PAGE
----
Longview partnership re-established in person for fall 2021

After a long and eventful year of virtual programming, the Longview-Ithaca College partnership is re-established in person for the 2021-2022 academic year with new guidelines in order to ensure everyone’s safety.

Long-term vision, a retirement home located across from campus on Bella Vista Dr., has had a relationship with the college for over 20 years. The partnership allows students to organize activities for residents and allows residents of Longview to be a part of the campus community by evaluating classes. When COVID-19 became a major danger in the United States in March 2020, the college was forced to continue the semester virtually, including the Longview program, which remained virtual until the fall of 2021.

The program will work with certain guidelines in place in order to keep all communities safe, as the residents are part of a vulnerable age group and the college is almost back to normal when it comes to interactions with students, said Jessica Valdez Taves, partnership coordinator IC and Assistant Professor in the Department of Gerontology. All visitor Go in Longview of the college must be fully vaccinated, perform daily health checks, take a temperature check, wear a facial mask and wear a face shield or goggles in addition to a mask if you are visiting the assisted living or upgraded residence.

Taves said college takes it all day to day in order to ensure everyone’s safety and follow the necessary guidelines.

“Here in the Ithaca community, we are making changes on the fly and trying to find what is best for each of our communities,” she said. “In trying to figure out where the safety is, how do we make sure the people of Longview feel safe with the Ithaca College students coming down and vice versa.”

All Longview staff will have to get the first one dose of vaccine by October 7, as it is required for New York State nursing homes Department regulations, said Paul Phillips, CEO of Longview.

Phillips said the relationship between Longview residents and college students is special compared to other similar programs.

“IC and Longview have the real deal,” he said. “It’s really collaborative learning, it’s intergenerational education. It is a wonderful free flow of ideas, of perspectives, through the generations.

Bree Nash, Ithaca College of Longview Iand a member of the Recreation Department, said every precaution is being taken to ensure the safety of all.

“The registration process takes a little longer and the lobby is a bit busy, but that somehow adds to the excitement of returning students,” she said.

The protocol is subject to change as the partnership must follow both state mandates and Tompkins County Rules.

Students in recreation therapy, physiotherapy, occupational therapy, gerontology and speech therapy, as good as Center for Life Skills members, often attend activities at Longview, said Catherine Gooch, director of vslinic etraining, clinical assistant professor in the Department of Recreation and Leisure Studies and program manager for the Center for Life Skills. The Center for Life Skills program is located in Longview and works with community members who have suffered a stroke. The program was entirely remote last semester and students would see residents virtually through Zoom rather than organizing in-person activities.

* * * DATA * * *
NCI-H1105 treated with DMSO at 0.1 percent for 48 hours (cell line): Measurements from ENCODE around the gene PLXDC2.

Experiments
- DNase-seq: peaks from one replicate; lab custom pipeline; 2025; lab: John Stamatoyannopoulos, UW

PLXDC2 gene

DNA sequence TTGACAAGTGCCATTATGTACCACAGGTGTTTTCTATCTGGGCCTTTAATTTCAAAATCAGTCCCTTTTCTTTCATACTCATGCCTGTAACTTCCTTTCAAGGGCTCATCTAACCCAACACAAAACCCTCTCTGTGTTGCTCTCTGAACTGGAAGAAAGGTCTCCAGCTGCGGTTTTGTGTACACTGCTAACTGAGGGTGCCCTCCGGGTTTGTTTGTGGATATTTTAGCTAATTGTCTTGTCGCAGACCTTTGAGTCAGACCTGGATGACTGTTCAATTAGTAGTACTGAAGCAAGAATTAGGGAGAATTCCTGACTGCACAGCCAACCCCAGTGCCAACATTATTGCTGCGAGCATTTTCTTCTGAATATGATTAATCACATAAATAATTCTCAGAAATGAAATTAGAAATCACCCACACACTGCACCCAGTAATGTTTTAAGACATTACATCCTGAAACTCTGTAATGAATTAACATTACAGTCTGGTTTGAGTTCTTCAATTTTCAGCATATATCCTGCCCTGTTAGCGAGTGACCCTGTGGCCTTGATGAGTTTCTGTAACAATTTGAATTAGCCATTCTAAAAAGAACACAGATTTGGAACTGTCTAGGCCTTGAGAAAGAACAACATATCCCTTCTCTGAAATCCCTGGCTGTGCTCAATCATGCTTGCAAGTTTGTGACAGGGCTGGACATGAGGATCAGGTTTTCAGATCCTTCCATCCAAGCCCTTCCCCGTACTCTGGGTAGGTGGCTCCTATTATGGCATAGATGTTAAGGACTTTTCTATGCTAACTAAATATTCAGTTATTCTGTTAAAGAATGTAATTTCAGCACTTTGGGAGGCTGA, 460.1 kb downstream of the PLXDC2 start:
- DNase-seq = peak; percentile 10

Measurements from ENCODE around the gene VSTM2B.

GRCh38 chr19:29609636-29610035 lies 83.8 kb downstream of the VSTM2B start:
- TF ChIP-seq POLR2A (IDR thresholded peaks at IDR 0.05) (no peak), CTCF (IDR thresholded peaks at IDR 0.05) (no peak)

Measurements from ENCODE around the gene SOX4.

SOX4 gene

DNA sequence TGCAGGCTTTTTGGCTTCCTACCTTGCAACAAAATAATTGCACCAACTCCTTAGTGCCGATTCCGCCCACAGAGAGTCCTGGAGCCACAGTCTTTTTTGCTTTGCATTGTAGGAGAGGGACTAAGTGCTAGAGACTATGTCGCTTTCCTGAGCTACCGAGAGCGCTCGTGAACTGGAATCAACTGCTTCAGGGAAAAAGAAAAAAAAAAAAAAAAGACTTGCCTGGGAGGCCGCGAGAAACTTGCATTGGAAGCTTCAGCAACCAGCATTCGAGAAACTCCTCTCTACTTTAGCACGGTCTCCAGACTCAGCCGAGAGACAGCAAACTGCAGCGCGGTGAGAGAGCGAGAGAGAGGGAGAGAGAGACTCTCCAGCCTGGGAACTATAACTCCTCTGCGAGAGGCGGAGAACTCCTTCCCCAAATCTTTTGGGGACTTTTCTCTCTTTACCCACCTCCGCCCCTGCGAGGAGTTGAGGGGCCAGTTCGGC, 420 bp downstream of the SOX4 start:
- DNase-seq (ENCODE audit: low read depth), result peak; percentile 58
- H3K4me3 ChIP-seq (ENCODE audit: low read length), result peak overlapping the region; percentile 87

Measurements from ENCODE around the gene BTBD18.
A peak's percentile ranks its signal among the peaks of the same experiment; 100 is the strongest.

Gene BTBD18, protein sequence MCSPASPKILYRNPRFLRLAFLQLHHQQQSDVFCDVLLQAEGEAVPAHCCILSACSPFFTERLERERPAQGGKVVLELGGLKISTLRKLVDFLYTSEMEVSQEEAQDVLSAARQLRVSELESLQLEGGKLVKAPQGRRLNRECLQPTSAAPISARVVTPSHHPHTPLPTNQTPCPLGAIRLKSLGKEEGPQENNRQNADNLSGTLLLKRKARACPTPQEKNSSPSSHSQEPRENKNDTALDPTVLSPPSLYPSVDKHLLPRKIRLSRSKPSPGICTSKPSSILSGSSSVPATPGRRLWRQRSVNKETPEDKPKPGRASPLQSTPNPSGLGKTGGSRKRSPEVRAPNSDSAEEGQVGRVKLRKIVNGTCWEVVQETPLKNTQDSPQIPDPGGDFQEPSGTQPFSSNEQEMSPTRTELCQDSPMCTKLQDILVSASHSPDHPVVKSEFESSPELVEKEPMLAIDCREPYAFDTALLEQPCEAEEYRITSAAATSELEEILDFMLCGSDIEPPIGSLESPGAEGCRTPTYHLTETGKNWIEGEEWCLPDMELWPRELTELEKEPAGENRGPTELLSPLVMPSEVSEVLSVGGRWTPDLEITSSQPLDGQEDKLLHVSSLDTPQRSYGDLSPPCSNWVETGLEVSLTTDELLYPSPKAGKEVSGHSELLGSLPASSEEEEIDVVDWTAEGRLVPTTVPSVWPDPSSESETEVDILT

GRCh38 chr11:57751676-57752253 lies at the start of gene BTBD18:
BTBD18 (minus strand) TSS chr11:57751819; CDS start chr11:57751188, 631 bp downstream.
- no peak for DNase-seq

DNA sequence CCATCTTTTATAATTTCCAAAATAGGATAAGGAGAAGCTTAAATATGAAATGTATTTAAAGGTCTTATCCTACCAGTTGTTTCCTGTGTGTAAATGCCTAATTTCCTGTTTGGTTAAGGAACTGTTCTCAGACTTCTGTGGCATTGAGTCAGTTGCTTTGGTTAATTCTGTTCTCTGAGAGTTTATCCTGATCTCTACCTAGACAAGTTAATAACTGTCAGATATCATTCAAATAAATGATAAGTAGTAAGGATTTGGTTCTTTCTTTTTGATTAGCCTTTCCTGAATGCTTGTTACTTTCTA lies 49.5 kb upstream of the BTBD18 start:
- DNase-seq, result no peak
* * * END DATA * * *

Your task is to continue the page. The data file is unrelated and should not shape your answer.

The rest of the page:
Gooch said participants are assigned a number of students from multiple disciplines to provide rehabilitation services to meet their specific needs with the goal of improving their quality of life and regaining their independence.

“We have a holistic approach with the program, where a big component of the program is interdisciplinary work,” she said. “So we have several disciplines working with the same participant. “

Junior Telden Lopes-Lotufo, a therapeutic recreation student involved with the Center for Life Skills this semester, noted on the first day, she played a fall-themed bingo game with her participants to observe their motor functions and verbal skills.

“This is my first time working with occupational therapy and speech therapy,” she said. “So I think it’s really a, a really good opportunity to know how to work as a team and how to collaborate on ideas, collaborate on patients and understand what patients need and create a program plan for them.

Haley Crumlish senior, Longview sstudent rRepresentative and Director of Activities, said the most impactful experience she had at Longview was a project she completed during her sophomore year at college. She said she took a course called Sociology of Aging and was matched with a resident to write a biography on that resident’s life.

“The best part about the relationship with Longview is how involved the students are,” she said. “It gives me the opportunity to work with seniors and that’s the area I want to go into.

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